By clicking on the LEARN icon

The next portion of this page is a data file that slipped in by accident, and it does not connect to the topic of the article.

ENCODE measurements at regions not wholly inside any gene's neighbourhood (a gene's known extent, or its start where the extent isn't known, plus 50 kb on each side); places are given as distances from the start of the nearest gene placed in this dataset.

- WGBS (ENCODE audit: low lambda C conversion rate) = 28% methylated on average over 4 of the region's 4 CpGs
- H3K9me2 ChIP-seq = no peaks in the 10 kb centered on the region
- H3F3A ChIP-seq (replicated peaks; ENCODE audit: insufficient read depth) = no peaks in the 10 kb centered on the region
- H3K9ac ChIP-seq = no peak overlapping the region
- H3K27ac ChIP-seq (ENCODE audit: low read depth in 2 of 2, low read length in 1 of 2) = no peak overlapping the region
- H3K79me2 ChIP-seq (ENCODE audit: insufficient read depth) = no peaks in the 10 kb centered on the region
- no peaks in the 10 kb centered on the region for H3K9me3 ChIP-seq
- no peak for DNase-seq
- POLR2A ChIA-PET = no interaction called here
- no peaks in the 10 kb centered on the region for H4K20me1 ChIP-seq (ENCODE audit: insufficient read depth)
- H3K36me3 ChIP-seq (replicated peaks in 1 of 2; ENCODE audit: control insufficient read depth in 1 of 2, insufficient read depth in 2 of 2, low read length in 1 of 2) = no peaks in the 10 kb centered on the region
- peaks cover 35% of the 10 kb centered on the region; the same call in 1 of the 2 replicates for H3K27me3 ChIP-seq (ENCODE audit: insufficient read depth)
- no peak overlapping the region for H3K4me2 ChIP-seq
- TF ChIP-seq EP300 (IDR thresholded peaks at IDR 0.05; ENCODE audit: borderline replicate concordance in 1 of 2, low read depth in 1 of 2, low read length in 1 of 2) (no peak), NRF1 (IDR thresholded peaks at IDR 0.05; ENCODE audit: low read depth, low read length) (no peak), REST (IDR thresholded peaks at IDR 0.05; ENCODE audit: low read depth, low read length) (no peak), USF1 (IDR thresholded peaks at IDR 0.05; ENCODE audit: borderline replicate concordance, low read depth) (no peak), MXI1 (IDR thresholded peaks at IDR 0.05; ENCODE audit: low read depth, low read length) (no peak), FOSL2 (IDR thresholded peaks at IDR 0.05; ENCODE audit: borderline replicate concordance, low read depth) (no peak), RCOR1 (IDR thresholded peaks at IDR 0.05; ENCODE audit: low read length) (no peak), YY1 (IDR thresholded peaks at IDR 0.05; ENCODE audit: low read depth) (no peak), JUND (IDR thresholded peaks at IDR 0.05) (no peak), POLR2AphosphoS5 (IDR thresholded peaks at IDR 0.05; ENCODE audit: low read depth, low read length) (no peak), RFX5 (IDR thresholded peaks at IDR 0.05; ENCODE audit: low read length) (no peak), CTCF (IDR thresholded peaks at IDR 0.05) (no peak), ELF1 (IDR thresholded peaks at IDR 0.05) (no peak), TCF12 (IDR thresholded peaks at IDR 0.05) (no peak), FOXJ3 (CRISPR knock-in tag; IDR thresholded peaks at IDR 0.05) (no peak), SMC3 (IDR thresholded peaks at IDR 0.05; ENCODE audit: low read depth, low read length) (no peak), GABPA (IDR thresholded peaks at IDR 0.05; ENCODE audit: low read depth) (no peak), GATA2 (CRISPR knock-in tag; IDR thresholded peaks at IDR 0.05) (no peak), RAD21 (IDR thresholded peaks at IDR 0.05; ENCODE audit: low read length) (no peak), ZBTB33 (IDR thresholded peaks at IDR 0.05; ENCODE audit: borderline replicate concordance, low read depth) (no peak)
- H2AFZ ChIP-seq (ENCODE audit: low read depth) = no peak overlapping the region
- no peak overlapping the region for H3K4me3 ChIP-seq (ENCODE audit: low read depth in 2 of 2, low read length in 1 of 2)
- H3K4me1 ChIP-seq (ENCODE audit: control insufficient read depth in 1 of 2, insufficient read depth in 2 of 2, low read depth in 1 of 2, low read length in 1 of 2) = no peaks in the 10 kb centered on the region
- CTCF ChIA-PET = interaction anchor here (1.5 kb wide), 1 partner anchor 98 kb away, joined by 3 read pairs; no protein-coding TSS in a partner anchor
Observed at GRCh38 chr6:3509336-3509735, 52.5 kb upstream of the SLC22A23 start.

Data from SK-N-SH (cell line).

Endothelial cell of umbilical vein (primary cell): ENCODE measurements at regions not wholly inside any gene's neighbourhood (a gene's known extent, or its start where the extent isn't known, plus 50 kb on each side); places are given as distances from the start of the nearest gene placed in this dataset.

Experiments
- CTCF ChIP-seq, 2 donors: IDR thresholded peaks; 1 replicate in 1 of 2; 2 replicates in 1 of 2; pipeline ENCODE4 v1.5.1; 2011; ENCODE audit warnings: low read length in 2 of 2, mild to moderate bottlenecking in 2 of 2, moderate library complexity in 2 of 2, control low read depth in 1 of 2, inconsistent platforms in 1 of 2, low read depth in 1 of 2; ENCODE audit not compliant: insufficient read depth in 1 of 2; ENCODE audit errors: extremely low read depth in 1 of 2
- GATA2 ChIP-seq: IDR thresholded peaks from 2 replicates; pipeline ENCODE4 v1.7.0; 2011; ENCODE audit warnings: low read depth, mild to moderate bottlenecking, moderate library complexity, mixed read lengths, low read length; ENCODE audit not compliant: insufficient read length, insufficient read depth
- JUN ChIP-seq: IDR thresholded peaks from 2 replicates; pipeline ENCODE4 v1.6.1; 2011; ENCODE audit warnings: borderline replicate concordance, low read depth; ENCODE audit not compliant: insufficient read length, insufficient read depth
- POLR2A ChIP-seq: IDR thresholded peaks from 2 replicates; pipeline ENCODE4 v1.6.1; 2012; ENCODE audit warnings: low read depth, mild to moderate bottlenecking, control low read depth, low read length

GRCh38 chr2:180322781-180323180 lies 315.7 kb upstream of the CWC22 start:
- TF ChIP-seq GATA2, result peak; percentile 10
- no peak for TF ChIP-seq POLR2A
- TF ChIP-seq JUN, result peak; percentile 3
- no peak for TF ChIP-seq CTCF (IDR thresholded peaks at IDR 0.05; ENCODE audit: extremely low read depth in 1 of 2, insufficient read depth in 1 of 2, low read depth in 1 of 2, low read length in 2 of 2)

By clicking on the LEARN icon above, then click on Type of Seizures, you'll learn that Absence Epilepsy is also known as Petit Mal seizures, this being the older term, which is essential similar to a Grand Mal seizure, the only difference is that during a Petit Mal you don't loose consciousness.At the age of 1-1/2 years old, I had 2 Grand Mal events.  Took medication for very short time, then at the age of 10, I had another Grand Mal.  Took medication for very short time and then starting having Petit Mal events monthly until I was 16 years old.  During this time I took no meds.At the age of 17 years old, I reduced my Calcium intake by no longer drinking milk and I've been free of Grand/Petit seizures ever since.  You'll find various articles/studies on the internet whereby Calcium and Calcium Carbonate have shown to trigger seizures for some, not all.Throughout my adulthood (FYI - I'm in my mid-50s), I've had very close calls, each time (after doing a lot of research and with the help of my husband) I had unknowingly exposed myself to Calcium Carbonate in non-food items:  Mortar Mix, Cat Litter, Latex Paint, Latex/Nitrile/Vinyl Gloves.   The only common thread between all these items is Calcium Carbonate and, the good thing, it only triggers the milder form of Myoclonic seizures.Last month I was in the hospital in an EMU (Epilepsy Monitoring Unit) for 5 days to prove to my neurologist that I had a high sensitivity to Calcium Carbonate by simply placing 1/2 tsp of  powered Calcium Carbonate (60% of daily value) on the palms of my hands with a few drops of water to make it into a paste.  Sure enough, that very night I had 3-4 hours on Myoclonic seizures.  The 2 previous nights before the powder Calcium Carbonate experiment, I wore Nitrile Gloves for 8-10 hours each day.  The gloves alone also triggered the Myoclonic seizures.  I did this because my employer wants me to wear gloves for 10 hrs each day and I had to prove my hyper sensitivity since this now a Worker's Compensation case.Calcium Carbonate is found in many foods.  Example: Sparkling Mineral Water which is Carbonated water with Calcium.   Another example, this one triggered a Myoclonic seizure, I was cooking a cheeseburger for myself and accidentally charred the meat.  Cheese = Calcium and Charred = Carbon.  Charcoal is another word for Carbon.  During this Myoclonic seizure event, I took 1 Magnesium pill to counter the Calcium....which resolved the problem for about 2 hours, thereafter, the Myoclonic event was by far less eventful and I was able to fall asleep.You maybe interested in checking out the Keto Diet for your daughter because it's high on fat and low on Carbs.   The human body naturally converts Carbs into the lowest form of Carbon.  Yes, it does get complex.I'm still not taking any AEDs for my Epilepsy, nor any other daily meds.  My only concern, being in my mid-50s, is that my body is craving Calcium at times to counter my Osteoporosis so I do my best to limit my Carbs intake to the extreme when I eat food rich in Calcium.  I had read somewhere that taking 2 Calcium pills along with 1 Magnesium pill helps the absorption of Calcium into the bones....which does somewhat contradicts what I mentioned earlier regarding Calcium and Magnesium.  Vitamin D also helps with the absorption.Good luck!